Fewer visitors were recorded at some of London’s most popular tourist attractions last year, because of security fears.
The British Museum (pictured), the Natural History Museum and the Victoria and Albert Museum saw more than a million fewer people in total in 2016 compared with the previous year.
Attractions across London as a whole posted an overall increase of just 0.1%.
However, the UK average growth across 241 sites was 7.2%, including 15.6% in Scotland.
Bernard Donoghue, director of the Association of Leading Visitor Attractions (Alva), which published the figures, said terrorist attacks in Brussels, Paris and Nice had made some people reluctant to visit major cities.
“There were some security fears about central London and city centre attractions, both on the part of overseas visitors and also UK domestic families,” he told the BBC.
“We did see a displacement out of central London for some people going to visitor attractions.”
More than 130 million visits were made to the top 241 Alva sites in the UK with almost 67 million visiting attractions in London.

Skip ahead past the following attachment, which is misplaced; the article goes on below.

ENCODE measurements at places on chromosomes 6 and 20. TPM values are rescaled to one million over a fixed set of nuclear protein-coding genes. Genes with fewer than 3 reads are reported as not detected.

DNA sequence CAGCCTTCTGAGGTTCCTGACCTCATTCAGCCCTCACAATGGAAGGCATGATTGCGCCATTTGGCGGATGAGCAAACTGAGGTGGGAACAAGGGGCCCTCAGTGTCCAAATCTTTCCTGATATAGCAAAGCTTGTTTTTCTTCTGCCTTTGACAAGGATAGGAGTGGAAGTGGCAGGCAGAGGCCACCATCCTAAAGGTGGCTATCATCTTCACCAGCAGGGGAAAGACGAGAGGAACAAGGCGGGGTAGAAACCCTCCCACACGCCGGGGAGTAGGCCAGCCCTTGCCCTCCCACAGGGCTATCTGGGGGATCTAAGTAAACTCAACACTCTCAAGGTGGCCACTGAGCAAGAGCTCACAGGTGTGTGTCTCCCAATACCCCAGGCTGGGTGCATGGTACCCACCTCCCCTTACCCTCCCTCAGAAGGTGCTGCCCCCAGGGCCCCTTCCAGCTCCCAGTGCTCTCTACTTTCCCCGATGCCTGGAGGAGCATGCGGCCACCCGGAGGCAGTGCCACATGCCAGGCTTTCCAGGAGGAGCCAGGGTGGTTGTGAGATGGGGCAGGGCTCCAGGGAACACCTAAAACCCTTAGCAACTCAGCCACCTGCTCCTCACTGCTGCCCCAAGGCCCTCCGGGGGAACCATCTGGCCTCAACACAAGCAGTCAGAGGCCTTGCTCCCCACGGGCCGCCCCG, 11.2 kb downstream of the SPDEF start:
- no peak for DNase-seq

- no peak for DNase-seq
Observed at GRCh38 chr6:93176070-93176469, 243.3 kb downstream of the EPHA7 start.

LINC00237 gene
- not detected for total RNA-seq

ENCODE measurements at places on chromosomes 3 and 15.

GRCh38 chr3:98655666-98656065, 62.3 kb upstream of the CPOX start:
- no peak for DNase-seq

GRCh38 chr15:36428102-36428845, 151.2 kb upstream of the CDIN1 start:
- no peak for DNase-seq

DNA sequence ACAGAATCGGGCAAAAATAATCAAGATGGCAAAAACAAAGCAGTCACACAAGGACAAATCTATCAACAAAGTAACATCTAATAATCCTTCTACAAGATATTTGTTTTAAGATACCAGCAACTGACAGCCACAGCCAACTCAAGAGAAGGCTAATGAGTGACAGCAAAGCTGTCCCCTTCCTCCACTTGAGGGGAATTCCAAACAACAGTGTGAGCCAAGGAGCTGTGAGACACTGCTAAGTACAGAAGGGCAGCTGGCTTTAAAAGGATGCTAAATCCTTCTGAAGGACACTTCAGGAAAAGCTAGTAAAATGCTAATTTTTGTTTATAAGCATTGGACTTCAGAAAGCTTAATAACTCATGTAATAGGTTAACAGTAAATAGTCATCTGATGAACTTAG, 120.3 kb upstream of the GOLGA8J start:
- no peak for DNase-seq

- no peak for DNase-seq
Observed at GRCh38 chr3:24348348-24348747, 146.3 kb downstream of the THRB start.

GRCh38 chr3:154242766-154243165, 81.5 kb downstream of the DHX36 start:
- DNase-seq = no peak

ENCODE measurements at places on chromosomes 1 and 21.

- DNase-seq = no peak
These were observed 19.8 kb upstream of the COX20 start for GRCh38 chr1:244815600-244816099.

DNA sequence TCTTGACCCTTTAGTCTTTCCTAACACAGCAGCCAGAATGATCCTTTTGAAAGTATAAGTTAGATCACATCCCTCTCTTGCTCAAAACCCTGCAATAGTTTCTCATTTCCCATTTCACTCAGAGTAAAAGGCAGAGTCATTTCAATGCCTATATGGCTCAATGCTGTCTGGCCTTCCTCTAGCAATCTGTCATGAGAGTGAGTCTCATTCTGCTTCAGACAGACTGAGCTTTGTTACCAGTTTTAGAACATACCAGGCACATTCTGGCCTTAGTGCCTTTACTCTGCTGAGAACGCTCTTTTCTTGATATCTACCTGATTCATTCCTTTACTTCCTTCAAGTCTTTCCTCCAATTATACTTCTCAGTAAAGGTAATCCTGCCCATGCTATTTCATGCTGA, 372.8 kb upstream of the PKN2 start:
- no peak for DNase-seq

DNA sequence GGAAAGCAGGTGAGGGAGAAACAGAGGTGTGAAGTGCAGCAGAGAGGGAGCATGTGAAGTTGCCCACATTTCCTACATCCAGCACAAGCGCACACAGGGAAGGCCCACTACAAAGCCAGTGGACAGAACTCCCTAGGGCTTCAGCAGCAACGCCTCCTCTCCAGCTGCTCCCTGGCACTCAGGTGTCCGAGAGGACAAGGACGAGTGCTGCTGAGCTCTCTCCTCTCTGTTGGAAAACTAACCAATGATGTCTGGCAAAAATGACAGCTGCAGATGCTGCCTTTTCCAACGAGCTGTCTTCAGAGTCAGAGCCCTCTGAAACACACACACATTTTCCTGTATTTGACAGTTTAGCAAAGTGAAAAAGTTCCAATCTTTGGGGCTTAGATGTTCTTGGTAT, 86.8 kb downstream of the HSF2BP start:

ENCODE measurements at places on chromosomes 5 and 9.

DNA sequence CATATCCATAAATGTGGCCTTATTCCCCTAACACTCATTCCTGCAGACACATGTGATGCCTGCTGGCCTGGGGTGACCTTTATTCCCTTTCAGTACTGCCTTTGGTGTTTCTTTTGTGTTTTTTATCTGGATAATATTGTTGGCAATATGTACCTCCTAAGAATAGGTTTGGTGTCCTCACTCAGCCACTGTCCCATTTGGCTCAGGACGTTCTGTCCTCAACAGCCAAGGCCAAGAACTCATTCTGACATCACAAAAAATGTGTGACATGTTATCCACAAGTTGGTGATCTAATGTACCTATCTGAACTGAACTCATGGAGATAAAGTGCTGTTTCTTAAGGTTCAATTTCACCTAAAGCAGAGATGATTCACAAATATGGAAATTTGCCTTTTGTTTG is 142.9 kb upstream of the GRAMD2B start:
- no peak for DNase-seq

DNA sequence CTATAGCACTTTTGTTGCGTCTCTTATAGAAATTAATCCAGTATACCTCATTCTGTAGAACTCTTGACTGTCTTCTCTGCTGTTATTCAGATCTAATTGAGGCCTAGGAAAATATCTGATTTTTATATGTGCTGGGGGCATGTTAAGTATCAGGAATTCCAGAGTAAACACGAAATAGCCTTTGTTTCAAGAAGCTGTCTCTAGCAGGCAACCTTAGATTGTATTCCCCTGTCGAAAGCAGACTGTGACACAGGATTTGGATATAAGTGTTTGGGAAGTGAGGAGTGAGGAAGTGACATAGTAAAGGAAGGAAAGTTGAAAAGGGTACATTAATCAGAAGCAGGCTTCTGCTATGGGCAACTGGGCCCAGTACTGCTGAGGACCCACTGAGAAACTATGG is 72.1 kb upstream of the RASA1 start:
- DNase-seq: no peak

The British Museum remained the most popular visitor attraction overall for the 10th year running with 6.4 million visitors.
Still in second place was the National Gallery with 6.3 million, followed by the Tate Modern (5.8 million).
The most visited attraction outside London was Chester Zoo, which saw a 12% increase and remained in 12th place (1.9 million).
In 15th place was the most visited attraction in Scotland: the National Museum of Scotland (1.8 million), closely followed by Edinburgh Castle in 16th position as the most visited paid-for attraction in Scotland.
Cornwall saw a record number of visitors in 2016, with notable increases at Tintagel Castle in Cornwall.
Donoghue said: “Many of our members in Scotland, Wales, Northern Ireland and Cornwall had record years in 2016, although the first nine months of 2016 were unquestionably hard for our members, particularly in London, for many reasons.
“However, by the end of the year nearly all attractions were reporting growth from visitors from overseas and the rest of the UK.
“Like the 2015 figures, Scotland has continued to outperform the rest of the UK with a substantial increase in their visitor numbers. 2016 was a great year for Scottish Tourism – proving that Scotland is reaping the benefits of significant capital investment in attractions and creative programming by its institutions.”
Pictured: British Museum © VisitBritain/Britain on View